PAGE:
Boss, can I talk to you about a pay rise?

Training & Development

Boss, can I talk to you about a pay rise?

Hearing these words often causes the knees to knock and the stomach to churn for any business owner or  manager. I think I have this conversation with each of my clients at least once a year. If it makes you feel any better please be assured that the person asking the question is usually just as terrified to ask as you are to hear the question. This is one of those questions that must be answered, clearly, fairly, and in a timely fashion.

I am asked how the owner or manager should answer this question and I think it is a fairly simple process to follow, that doesn't mean it is easy, it just means it is simple. 

These are the 4R's to handling the pay rise question.

1. Reflect

Turn the question back to them and ask them why they believe that they have earned a rise in pay. Listen very carefully to the answer they give. They may need time to think about it, let them take that time and come back to you. You can do your own thinking during this time. When they give you an answer, listen to understand the perspective that they have taken. An answer along the lines of "Well I want to buy a new boat and need more money" says that they are thinking all about them, and not about the results they create for your business. It is straight forward, not easy however, but straight forward to say no to this request.

What we really want to hear is an explanation about how they are creating even more value for the business and doing more work thereby deserving a higher pay packet. An answer that is more attuned to "Well boss, I have been filling in for my boss every time they go on leave for the last few months and the place does not miss a beat whilst they are gone. I have implemented some new systems for how we [control stock/answer calls/ship on time/improve quality] and the results have been that we are making more money" An answer like this shows a focus on creating value for the business and an indication that the improved performance has been sustained over a period of time.

2. Review

Look at the answer that they have given and then review the wages you are paying the person and people who have similar roles and similar responsibilities. If the person is performing at a higher level than others being paid the same then they may be justified in asking for more money. If their peers are actually performing poorly in comparison then you have some work to do to performance manage others as well as look at the pay rates of the employee who has queried you. Tolerating poor/low performance is unacceptable if you want a commercially superior business.

Look at you financial performance and make sure you can afford the pay rise. If you want to give the pay rise but cannot afford to do so then it is time for a good long look in the mirror. If you are underpaying good employees who are worth more then you are almost certainly underpaying yourself. When is a good time to stop kidding yourself and make the changes you have been avoiding so your business performance improves and you can pay yourself and others what they are worth? Yes, that is harsh, No I won't apologise. Face up to it and fix it.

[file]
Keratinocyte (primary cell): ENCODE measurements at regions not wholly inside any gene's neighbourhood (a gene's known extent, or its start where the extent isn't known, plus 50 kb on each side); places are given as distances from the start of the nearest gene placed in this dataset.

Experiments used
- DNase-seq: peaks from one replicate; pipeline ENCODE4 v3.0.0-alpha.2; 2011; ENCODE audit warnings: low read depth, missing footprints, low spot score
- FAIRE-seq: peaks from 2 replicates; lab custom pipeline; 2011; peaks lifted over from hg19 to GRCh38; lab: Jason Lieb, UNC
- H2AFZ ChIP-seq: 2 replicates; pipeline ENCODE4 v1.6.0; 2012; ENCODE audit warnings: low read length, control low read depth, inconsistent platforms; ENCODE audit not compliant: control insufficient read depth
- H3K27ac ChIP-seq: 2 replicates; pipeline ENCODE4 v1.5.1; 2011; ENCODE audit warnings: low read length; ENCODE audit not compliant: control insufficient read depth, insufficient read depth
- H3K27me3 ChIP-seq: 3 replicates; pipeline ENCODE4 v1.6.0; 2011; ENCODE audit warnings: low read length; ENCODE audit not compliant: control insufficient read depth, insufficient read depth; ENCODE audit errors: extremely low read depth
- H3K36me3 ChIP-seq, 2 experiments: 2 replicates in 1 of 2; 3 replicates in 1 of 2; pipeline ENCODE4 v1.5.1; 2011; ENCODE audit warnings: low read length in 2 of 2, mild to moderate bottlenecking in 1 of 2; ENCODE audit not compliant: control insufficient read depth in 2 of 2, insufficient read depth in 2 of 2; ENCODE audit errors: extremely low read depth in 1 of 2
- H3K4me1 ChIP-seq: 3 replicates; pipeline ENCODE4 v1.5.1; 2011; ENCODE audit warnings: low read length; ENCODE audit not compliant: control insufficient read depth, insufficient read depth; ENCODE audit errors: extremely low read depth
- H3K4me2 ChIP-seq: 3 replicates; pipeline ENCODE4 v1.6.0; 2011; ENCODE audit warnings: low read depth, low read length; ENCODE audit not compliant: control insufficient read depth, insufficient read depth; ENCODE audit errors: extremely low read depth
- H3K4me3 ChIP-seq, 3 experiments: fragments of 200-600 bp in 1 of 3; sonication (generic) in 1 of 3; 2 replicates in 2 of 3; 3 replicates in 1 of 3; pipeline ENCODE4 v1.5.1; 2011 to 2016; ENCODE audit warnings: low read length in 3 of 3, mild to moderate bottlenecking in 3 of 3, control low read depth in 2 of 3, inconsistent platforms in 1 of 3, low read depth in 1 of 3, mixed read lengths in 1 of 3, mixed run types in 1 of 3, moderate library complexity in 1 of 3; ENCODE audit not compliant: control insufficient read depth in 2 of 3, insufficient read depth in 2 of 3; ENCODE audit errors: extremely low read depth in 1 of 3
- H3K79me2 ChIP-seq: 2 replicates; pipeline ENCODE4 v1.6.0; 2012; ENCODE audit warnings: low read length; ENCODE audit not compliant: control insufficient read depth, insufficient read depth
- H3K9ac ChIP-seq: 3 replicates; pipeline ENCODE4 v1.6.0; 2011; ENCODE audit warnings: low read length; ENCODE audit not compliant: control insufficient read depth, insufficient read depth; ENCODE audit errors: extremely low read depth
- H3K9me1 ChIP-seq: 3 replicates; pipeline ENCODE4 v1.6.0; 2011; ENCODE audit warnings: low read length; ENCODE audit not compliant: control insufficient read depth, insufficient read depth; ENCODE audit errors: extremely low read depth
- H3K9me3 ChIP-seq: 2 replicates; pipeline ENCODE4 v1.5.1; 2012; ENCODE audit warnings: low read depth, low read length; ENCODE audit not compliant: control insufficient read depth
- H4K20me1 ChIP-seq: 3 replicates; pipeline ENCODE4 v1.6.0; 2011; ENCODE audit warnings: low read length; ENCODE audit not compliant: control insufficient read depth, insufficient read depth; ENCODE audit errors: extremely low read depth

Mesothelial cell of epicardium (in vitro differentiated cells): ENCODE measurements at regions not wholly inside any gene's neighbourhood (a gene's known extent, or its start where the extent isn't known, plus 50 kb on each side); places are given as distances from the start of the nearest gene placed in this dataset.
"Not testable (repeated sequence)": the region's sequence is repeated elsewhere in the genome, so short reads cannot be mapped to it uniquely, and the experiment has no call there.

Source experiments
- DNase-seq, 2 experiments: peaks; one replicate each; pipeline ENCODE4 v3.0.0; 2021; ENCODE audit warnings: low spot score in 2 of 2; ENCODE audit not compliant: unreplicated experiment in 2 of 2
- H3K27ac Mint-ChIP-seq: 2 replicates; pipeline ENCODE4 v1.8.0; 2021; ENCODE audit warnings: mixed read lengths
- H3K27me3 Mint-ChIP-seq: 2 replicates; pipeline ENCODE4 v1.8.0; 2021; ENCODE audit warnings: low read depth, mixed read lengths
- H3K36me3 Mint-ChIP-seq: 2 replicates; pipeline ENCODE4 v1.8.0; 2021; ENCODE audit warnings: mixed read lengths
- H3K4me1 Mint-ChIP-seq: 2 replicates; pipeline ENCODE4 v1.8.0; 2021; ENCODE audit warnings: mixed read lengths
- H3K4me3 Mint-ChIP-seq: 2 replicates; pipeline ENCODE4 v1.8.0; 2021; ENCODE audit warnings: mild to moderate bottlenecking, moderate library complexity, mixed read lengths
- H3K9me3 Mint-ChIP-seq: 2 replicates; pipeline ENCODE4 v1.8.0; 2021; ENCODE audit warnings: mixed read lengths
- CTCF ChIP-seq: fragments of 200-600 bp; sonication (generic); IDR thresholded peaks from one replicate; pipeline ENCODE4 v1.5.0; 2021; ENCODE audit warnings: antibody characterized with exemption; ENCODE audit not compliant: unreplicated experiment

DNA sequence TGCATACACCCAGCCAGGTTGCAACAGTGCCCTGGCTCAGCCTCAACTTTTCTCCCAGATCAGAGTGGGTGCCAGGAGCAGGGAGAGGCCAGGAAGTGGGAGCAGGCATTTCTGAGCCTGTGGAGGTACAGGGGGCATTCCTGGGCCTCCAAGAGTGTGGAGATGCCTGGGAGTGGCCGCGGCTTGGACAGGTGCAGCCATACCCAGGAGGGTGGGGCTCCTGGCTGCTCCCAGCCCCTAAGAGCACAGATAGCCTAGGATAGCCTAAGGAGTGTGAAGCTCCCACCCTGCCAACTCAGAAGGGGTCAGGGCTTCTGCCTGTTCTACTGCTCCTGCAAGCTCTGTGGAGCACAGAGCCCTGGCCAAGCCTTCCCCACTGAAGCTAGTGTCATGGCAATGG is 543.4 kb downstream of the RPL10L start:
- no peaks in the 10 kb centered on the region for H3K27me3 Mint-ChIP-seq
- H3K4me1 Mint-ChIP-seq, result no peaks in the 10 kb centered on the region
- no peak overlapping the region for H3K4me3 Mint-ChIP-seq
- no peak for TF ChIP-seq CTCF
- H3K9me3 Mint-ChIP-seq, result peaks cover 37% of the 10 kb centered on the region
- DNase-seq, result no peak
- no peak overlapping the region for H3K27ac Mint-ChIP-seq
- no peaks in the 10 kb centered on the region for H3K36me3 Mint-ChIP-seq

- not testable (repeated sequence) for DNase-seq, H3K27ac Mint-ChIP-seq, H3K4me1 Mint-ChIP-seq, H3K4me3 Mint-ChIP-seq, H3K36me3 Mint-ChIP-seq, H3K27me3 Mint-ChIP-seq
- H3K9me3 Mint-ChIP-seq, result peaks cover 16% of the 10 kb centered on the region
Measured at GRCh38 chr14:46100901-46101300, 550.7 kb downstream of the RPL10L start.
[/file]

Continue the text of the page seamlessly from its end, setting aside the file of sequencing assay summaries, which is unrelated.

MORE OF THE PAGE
3. Roadmap

If the answer you have come up with is Yes or No I suggest you layout a roadmap for the employee. If the answer is Yes then the roadmap is about the new job responsibilities and roles that must be fulfilled that justify the increase. Be clear and specific. The discretionary effort they have show to convince you of their value is now 'normal' effort and they need to keep lifting the bar.

If the answer is No then explain the roadmap to improved performance that the employee must comply with before you consider any further requests for a raise. Make it clear and specific. The choice is then up to the employee. Make sure you are prepared to say Yes if they come back and have met the benchmarks you have set.

4. Rapport

In all of these conversations you want to create, maintain, and strengthen the rapport you have with the employee. You can even give them the bad news and have them understand the changes they have to make and leave the conversation without having any resentment if you have rapport with your employee.

If you follow the 4R's you should find it easier to handle this dreaded question (it should not be a dreaded questions by the way) and work through the issue fairly and clearly. The best outcome is if you can go tot the employee in advance of the question and reward them for their superior performance knowing that you can afford it, the business can afford it, and it helps to ensure their loyalty to the company.


Jason Furness


These are the results we help our clients achieve. • Dramatic Operating Cash Flow Boosts • Industry Leading “Delivery In Full, On Time’ (DIFOT) • Exceptional And Improving Customer Quality • Surprisingly Rapid Safety Improvements • Structured And Scientific Boost To Financial Results • Class Leading Manufacturing Performance • Rapid And Real Improvements In Team Behaviour